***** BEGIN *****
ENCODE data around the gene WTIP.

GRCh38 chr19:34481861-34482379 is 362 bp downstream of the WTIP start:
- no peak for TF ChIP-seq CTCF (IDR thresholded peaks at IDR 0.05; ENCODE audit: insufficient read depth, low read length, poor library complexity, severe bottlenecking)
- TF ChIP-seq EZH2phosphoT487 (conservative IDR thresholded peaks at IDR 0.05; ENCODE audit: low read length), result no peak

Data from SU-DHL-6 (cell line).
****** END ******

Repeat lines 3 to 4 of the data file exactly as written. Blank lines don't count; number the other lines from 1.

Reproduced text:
- no peak for TF ChIP-seq CTCF (IDR thresholded peaks at IDR 0.05; ENCODE audit: insufficient read depth, low read length, poor library complexity, severe bottlenecking)
- TF ChIP-seq EZH2phosphoT487 (conservative IDR thresholded peaks at IDR 0.05; ENCODE audit: low read length), result no peak